This was a result that pretty much suited both parties in the end. Another point towards Everton’s attempt to avoid relegation for the first time in more than 70 years was not quite what Frank Lampard would have wished for before the game but, at this stage of the season, he will take anything they can get. With home fixtures to come against Brentford and Crystal Palace and now a two-point cushion over Leeds, Everton’s destiny remains very much in their own hands.
“I’m relatively happy – if you can’t win then don’t lose,” said Lampard. “We have to be level-headed. There was a sense of frustration in the dressing room afterwards but if you had offered us this situation a few weeks ago we would bite your hand off.”
For Watford, just ending a run of 11 successive home defeats in the league as Roy Hodgson finally picked up his first point here was enough to satisfy their long-suffering supporters. “I didn’t know how many people would turn up tonight but they supported us in a really good way,” Hodgson said.
Lampard had insisted before this game that the stakes in Everton’s relegation battle are bigger for him than any of his Premier League titles with Chelsea as his side sought revenge for a 5-2 beating at Goodison Park back in October. Their task certainly appeared to be more straightforward thanks to Hodgson’s decision to make seven changes from the side that started against Palace on Saturday, with Ismaïla Sarr, Joshua King and Emmanuel Dennis not even on a substitutes’ bench that contained three teenagers.
But despite the confidence-boosting wins over Chelsea and Leicester, Everton never really looked like finding a way past Ben Foster even when Lampard threw on Dominic Calvert-Lewin for the last 15 minutes and it was Watford’s fans who greeted the final whistle with glee. With Hodgson’s departure already agreed, they are already making plans for life in the Championship next season having confirmed the appointment of Rob Edwards – 35 years Hodgson’s junior – as their next manager amid complaints from Forest Green Rovers that negotiations had been held behind their backs.
As well as Watford’s team selection, hearing the familiar Z-Cars anthem that greeted the sides before kick-off should have helped Everton feel right at home. Denied the services of Yerry Mina, Lampard recalled Michael Keane at the heart of his five-man defence and he almost gifted Watford an early lead, miscuing a clearance after Jordan Pickford had given possession away.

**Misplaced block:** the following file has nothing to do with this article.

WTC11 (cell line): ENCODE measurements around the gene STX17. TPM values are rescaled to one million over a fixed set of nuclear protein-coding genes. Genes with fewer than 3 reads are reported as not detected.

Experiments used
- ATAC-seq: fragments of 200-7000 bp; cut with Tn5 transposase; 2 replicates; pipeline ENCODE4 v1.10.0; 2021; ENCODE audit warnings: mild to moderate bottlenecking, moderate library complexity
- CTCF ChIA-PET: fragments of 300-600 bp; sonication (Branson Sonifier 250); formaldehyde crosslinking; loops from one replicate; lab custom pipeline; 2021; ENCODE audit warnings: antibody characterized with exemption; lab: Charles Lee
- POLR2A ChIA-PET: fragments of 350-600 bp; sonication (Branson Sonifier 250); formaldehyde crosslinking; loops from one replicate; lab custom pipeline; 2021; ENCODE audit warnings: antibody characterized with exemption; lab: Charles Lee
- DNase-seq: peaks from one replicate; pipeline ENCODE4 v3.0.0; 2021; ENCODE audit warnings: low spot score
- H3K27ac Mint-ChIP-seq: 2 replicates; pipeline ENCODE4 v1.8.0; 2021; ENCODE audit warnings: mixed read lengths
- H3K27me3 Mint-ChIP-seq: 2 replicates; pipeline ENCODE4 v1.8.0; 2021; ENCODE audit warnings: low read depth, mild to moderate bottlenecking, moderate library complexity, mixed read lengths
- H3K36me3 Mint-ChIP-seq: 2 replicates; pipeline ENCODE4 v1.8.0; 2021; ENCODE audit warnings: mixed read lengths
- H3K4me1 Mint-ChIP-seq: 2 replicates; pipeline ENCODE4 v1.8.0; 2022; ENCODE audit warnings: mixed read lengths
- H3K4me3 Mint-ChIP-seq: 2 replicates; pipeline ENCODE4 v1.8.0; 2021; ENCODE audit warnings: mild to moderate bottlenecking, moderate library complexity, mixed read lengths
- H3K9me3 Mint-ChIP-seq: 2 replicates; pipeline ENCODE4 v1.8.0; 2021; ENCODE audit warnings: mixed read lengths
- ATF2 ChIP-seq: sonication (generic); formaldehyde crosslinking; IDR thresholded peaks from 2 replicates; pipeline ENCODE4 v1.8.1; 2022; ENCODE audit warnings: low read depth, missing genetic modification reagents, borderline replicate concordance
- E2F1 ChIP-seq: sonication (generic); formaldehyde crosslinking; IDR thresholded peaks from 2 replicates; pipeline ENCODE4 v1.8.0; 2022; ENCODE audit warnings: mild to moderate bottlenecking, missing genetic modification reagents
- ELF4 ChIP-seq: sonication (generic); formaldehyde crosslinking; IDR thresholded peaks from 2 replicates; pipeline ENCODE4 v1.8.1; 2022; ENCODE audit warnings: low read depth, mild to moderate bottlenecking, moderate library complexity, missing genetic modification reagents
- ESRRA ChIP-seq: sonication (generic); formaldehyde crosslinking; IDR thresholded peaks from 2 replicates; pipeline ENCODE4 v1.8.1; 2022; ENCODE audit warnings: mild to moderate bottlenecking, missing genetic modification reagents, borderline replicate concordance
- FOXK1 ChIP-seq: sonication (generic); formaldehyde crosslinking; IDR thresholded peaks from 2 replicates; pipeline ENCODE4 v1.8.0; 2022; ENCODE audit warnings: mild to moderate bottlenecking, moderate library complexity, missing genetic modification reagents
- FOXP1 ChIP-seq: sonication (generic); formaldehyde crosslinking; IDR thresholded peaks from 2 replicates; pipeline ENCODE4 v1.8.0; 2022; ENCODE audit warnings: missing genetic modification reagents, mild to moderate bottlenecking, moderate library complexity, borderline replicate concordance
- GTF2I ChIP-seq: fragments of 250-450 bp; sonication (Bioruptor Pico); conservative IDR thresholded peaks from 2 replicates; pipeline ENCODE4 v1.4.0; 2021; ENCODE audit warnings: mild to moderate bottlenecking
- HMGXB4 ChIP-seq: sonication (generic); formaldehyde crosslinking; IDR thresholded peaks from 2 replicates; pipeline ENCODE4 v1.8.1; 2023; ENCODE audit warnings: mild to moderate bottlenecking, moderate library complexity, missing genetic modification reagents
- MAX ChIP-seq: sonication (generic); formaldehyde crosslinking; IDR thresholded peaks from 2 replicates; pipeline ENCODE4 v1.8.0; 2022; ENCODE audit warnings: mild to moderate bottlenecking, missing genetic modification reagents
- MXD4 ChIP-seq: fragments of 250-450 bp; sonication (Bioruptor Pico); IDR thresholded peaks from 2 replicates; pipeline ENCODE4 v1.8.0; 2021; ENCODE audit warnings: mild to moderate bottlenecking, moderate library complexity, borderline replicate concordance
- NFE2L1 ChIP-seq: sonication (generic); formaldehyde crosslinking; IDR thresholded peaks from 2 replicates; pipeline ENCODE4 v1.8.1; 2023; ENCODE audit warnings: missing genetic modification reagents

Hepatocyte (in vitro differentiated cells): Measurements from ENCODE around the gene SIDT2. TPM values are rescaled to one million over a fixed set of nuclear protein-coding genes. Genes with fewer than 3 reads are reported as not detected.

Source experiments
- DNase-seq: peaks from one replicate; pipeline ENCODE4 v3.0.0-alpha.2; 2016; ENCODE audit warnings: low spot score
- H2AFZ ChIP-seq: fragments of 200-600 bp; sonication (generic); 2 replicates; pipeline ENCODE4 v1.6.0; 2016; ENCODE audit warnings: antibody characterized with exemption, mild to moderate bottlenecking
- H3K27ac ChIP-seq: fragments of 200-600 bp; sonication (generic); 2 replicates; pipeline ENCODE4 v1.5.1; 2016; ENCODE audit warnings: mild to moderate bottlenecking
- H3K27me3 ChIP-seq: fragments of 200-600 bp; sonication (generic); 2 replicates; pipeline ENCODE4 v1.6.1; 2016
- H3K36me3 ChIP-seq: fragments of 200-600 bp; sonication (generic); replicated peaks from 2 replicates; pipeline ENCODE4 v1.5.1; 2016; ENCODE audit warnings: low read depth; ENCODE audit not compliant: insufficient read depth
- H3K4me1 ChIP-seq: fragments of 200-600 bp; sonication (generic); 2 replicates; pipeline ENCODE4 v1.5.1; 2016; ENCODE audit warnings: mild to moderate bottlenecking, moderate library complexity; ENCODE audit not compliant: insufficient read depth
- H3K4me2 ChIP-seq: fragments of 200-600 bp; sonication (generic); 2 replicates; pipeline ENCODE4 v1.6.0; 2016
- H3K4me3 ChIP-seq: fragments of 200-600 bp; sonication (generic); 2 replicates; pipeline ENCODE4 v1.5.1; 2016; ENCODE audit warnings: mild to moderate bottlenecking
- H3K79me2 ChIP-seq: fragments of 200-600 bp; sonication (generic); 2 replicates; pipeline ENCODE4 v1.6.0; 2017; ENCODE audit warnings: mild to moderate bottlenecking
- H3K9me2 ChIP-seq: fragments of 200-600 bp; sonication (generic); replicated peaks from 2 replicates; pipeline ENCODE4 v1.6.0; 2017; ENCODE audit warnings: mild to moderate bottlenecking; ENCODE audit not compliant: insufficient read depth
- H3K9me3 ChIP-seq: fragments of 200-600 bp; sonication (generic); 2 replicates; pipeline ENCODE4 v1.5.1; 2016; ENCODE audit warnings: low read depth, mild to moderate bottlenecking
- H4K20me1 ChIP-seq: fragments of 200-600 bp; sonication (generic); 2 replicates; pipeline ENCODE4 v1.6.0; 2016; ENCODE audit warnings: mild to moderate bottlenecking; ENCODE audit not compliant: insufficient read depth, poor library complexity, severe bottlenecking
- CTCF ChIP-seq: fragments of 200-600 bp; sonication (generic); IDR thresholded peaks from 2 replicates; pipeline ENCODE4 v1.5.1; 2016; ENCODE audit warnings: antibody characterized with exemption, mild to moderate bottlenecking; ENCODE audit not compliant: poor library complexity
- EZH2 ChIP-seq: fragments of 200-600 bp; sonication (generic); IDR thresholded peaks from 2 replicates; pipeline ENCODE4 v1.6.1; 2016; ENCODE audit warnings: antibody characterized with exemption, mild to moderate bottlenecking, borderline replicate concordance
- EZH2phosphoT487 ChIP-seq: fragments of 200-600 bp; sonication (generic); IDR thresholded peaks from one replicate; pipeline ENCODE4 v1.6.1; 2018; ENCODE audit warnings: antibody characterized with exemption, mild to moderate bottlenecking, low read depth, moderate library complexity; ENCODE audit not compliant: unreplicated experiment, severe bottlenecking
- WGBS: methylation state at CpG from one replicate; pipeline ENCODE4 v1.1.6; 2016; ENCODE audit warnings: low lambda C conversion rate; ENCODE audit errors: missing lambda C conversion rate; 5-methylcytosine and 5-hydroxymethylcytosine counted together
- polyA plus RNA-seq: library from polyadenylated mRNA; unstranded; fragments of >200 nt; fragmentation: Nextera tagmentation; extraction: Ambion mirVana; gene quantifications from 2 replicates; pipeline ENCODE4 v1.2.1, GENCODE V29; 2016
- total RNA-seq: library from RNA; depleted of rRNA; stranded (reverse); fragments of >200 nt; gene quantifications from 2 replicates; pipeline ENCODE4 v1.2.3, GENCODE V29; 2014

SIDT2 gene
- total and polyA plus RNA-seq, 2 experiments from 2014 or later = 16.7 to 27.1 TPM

Yet while the travelling supporters were in full voice behind the Watford goal, their team was struggling to pose a threat. Promising opportunities for Demarai Gray, Richarlison and Alex Iwobi call came to nothing, while a volley from Anthony Gordon that sailed into the stands summed up their issues in attack.
After a turgid first half, the most likely source of a goal seemed to come from Watford’s João Pedro, who, like Richarlison, joined the club from Fluminense but has yet to make quite the same impact. Pickford was off his line quickly to beat the lively Brazilian forward to a long through ball a few minutes after the restart. Richarlison then called Ben Foster into serious action for the first time when his goalbound shot deflected off Christian Kabasele.
A loose pass from Samuel Kalu presented Gray with a golden opportunity but he could not hit the target after swiftly exchanging passes with Iwobi.
Keane did manage to direct his header towards goal from a corner, only for Foster to gather comfortably. Lampard then had reason to look relieved when only a last-ditch tackle from Séamus Coleman prevented a Watford breakaway.
Hodgson responded to the introduction of Calvert-Lewin by withdrawing Kalu for defender Craig Cathcart – a move that had the desired effect. The closest Everton came to snatching the points was a Vitalii Mykolenko shot that was easily parried by Foster to ensure Watford avoided extending a most unwanted record.